COVID19: Post-virus conditions



07 July 2020

The COVID19 crisis has dominated the media headlines throughout the year, yet the death toll might have only been a part of the full medical story.  The reality is that the health impacts of contracting and surviving the virus may well continue long after the virus has been sent packing.  

Post-virus conditions

Given that the virus was not formally identified until November last year, the long-term effects of the illness have yet to be fully studied.  But already there are some genuinely worrying signs of lasting physical and mental damage that might become much more visible in the months and years ahead.

Broadly the effects appear to fall into one of two areas:

1)  Lung damage & fatigue

The first area to consider is the lung damage to those that were placed on ventilators to combat the more severe cases of COVID19.

Experts believe that many in this grouping could be left with lung “scarring”, leading to a condition known as pulmonary fibrosis.  The condition is irreversible, and symptoms can include severe shortness of breath, coughing, and fatigue.

But post-COVID19 fatigue does not appear to be limited to those that have been hospitalised.  Anecdotally I am aware of several individuals who survived the illness without seeking medical assistance, but who weeks or months later still feel very weak, and are often out of breath too.  It is unclear how long this might persist for, and it’s possible that at least some might also face a lengthy lay-off from their daily work routines long after the worst of the crisis has passed.

2)  Stress and mental ill-health

And then there are the – often less easy to identify – mental health conditions which might persist post-crisis too.

Most people will be aware of Post-traumatic stress disorder (known as PTSD) in relation to traumatic events, particularly those experienced by emergency workers and/or military personnel.  Yet any situation or experience that an individual finds traumatic can potentially lead to this condition, and Doctors are already warning that those who have been hospitalised in COVID19 wards should be screened for signs of PTSD. 

With more than 100,000 UK hospitalisations as a result of coronavirus so far, this would require a major program to be delivered, particularly as screening might have to take place more than once to be effective.  The issue here is that PTSD often develops many months or even years after the traumatic event was first experienced, so a “one off” testing regime would likely miss at least some potential cases. 

And then, of course, there are many others who may not have contracted the illness, but whose mental health has nevertheless been damaged by the months of lockdown, social isolation, or loss of a loved one.  Such a condition could worsen over time if left undiagnosed and untreated.

Long-term absences

All of which suggests that at least some employees could yet be facing lengthy periods of workplace absence, and possibly long after the pandemic has ceased to be a national issue.  Of course, a long period of absence at any time is bad for both the employee and employer, so it follows that employers need to be aware of this risk, and aim to introduce measures to mitigate its impact where possible.

As I suggested in my post last week, part of the employer planning here should be around the effective promotion and use of all the health-related Employee Benefits on offer.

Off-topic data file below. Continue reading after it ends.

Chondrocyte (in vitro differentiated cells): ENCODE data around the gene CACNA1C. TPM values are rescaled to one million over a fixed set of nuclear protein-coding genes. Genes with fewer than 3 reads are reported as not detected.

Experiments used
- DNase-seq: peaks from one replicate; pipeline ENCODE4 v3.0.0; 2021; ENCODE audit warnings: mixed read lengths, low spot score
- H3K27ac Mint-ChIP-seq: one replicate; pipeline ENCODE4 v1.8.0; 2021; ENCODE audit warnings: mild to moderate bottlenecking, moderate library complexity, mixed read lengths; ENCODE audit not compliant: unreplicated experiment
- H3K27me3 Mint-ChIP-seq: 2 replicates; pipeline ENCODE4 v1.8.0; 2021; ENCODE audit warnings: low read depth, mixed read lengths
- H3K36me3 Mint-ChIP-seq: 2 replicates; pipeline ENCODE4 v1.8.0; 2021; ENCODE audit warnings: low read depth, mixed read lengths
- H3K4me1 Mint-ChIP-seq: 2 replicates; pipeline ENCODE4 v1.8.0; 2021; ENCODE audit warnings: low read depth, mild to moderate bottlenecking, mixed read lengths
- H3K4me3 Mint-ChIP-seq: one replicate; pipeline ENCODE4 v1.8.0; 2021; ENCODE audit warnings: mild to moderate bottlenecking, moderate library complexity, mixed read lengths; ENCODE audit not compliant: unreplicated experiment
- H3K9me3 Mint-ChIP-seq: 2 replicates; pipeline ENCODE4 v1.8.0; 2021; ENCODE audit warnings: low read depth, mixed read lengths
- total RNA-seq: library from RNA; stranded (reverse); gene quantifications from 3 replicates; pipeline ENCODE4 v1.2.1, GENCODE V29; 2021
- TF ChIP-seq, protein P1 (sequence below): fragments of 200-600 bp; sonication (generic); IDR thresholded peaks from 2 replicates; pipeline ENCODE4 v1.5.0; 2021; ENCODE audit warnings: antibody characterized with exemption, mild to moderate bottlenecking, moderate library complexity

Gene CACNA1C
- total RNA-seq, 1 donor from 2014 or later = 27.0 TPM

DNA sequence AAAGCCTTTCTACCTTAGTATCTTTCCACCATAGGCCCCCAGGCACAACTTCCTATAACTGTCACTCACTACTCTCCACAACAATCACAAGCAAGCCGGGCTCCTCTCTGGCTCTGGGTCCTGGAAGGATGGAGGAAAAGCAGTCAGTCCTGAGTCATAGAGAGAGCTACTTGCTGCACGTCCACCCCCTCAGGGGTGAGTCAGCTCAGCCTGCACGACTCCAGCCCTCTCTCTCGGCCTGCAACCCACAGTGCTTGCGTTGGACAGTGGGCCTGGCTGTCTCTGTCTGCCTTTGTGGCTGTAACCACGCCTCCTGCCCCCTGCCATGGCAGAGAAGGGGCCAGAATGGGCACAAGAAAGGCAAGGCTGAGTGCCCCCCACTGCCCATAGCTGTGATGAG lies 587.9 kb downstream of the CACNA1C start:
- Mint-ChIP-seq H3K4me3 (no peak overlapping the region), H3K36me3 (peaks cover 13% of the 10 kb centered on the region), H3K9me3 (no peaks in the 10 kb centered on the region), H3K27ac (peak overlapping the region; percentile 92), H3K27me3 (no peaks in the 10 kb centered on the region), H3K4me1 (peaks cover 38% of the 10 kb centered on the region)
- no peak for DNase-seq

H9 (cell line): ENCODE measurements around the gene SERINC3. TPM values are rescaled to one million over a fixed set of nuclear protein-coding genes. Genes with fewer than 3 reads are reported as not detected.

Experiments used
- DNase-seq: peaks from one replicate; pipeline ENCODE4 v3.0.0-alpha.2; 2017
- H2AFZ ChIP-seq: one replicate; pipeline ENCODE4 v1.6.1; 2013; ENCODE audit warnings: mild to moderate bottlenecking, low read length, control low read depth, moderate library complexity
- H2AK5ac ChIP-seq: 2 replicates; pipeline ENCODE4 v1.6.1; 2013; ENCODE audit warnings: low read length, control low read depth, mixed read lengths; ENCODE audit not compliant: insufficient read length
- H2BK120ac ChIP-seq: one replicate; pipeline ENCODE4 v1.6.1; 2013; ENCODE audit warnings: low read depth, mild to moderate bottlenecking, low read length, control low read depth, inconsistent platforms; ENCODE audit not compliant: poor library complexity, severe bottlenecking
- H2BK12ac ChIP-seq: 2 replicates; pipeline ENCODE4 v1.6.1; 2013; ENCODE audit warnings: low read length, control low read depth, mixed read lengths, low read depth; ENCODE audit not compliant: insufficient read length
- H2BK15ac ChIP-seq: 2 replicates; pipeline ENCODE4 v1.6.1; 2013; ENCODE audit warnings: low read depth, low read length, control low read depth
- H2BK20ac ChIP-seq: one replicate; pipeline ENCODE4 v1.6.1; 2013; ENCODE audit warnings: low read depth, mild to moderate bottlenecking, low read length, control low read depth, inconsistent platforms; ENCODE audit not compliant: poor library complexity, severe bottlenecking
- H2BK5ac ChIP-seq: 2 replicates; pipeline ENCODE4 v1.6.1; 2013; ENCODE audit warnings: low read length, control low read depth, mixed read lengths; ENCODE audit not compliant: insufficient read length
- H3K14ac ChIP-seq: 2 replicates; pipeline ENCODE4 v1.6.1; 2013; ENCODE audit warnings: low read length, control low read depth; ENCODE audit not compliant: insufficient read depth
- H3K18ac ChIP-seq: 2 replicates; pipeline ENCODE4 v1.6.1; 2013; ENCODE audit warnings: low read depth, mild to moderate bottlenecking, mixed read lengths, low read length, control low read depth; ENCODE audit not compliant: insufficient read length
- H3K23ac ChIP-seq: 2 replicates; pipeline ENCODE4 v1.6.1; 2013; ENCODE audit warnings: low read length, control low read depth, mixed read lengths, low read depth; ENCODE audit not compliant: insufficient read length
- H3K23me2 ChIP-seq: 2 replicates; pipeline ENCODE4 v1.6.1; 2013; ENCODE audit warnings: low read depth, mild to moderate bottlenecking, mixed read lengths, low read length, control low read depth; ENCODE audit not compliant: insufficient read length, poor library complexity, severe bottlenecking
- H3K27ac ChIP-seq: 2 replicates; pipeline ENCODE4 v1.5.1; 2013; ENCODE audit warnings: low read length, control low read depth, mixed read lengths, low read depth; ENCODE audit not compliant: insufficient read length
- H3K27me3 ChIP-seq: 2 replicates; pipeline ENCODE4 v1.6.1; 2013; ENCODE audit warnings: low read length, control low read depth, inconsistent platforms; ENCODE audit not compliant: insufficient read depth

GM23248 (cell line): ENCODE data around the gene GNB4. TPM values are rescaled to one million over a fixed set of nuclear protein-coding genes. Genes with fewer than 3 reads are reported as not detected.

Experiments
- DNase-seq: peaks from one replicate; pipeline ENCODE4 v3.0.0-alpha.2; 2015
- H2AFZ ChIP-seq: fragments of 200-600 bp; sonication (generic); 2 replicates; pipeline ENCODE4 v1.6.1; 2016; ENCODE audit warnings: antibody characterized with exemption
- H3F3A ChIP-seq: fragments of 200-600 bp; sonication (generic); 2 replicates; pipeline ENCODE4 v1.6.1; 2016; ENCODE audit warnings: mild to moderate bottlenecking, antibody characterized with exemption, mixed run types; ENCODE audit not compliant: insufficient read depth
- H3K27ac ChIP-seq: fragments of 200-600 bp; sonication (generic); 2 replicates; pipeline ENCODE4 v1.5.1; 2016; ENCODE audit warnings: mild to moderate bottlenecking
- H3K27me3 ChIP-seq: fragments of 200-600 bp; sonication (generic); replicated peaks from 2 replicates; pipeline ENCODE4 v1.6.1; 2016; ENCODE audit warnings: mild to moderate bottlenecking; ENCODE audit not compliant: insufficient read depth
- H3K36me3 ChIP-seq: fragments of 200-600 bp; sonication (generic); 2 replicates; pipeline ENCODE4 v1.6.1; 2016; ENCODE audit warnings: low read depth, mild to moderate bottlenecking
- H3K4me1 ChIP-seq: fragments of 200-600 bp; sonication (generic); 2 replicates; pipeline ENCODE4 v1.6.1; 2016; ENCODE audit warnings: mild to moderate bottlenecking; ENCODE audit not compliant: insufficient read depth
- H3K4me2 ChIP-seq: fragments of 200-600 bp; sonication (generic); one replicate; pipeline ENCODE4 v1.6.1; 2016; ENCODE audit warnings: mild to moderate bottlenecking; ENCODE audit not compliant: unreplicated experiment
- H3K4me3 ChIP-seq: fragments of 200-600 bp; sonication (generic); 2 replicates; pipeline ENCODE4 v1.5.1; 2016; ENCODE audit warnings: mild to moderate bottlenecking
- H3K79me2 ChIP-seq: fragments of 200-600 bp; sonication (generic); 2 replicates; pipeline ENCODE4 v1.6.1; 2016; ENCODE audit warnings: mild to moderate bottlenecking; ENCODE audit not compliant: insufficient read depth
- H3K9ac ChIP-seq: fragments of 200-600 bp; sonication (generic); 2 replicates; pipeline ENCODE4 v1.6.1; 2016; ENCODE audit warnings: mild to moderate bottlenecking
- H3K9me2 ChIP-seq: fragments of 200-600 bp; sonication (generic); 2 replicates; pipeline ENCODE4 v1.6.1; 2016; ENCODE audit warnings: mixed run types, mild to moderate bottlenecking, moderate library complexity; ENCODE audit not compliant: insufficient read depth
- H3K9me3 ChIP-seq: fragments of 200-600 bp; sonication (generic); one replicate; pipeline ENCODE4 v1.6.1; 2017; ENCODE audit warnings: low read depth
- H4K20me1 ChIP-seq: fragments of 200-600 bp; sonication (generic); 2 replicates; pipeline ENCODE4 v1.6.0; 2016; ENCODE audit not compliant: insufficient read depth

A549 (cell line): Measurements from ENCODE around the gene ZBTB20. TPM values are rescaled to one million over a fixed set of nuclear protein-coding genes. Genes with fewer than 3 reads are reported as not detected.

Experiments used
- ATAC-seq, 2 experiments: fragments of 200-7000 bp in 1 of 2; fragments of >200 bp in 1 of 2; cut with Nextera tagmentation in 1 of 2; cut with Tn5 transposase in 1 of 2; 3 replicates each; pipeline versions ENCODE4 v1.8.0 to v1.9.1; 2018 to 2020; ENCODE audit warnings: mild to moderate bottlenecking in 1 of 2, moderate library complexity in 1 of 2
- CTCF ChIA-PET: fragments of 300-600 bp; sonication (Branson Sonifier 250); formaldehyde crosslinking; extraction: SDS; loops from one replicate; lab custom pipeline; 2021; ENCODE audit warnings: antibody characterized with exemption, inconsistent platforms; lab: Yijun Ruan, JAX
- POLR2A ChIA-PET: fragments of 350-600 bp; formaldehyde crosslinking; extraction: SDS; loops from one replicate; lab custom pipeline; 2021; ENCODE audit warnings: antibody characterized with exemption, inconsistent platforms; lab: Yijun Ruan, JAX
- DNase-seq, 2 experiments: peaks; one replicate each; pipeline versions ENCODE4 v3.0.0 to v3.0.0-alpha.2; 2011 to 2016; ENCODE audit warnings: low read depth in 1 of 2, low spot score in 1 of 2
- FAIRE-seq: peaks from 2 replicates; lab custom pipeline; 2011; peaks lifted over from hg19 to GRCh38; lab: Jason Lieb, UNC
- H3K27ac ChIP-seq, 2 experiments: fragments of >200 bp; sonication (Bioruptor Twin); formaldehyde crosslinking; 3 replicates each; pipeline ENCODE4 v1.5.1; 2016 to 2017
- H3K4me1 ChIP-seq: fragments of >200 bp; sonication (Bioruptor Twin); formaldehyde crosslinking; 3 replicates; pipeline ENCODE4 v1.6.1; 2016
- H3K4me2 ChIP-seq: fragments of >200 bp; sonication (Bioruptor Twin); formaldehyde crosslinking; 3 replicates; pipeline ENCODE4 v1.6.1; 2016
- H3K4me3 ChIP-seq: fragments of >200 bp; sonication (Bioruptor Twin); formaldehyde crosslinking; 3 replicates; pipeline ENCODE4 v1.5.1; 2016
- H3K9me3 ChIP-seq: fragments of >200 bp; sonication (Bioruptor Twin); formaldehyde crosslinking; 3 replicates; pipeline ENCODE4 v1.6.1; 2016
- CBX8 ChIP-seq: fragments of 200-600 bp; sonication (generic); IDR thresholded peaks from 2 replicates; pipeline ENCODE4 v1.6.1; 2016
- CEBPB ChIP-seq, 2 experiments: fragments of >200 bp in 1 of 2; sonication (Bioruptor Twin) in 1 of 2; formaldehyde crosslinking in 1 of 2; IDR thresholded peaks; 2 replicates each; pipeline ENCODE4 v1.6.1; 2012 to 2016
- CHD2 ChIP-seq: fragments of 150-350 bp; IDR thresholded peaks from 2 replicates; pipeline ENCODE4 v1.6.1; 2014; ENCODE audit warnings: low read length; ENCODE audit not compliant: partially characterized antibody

Group Income Protection

But today I would like to particularly champion the provision of Group Income Protection (GIP) policies as a useful tool in dealing with long ill-health absences.

GIP policies are designed to provide a replacement income if an employee is unable to work because of long-term illness or injury.  It follows that these policies are really important and reassuring to workers at any time, and never more so than during a national health emergency.   

It’s also worth pointing out that providing a Group Income Protection offering often enables the employer to look at alternative options to cover the absent employee’s workload with far fewer cost-concerns to consider.

Finally – and certainly not least – employers certainly shouldn't overlook the fact that many such policies now include free access to Early Intervention Services to help return the absent employee to the workplace just as quickly as any health concerns allow.  Such services are staffed by medical professionals, occupational health experts, and vocational rehabilitation consultants too, and in practice such interventions often result in a faster return to work than would otherwise be achieved.  This is clearly good news for employer and employee alike. 

So if you already provide Group Income Protection to your workers, then I would urge you to maintain that cover during these really difficult and worrying times.  And if you do not currently offer such a scheme, then it’s certainly worth looking at this option again in light of the recent pandemic experience.

For more information on any of the above topics, please speak to your usual Howden Consultant in the first instance, or visit our website for other contact options. For the latest details on COVID-19 & Employee Benefits provision please visit Howden’s coronavirus hub.

(Published 07/07/20)

Steve Herbert

Steve is Head of Benefits Strategy, Howden Employee Benefits & Wellbeing, and is an award-winning thought leader on Pensions, Employee Benefits, and Human Resources issues. He is occasionally accused of making Employee Benefits interesting.

Steve Herbert

More insights from the Employee Benefits and Wellbeing team

This article is one of many insightful opinion pieces.

See more

archery field targets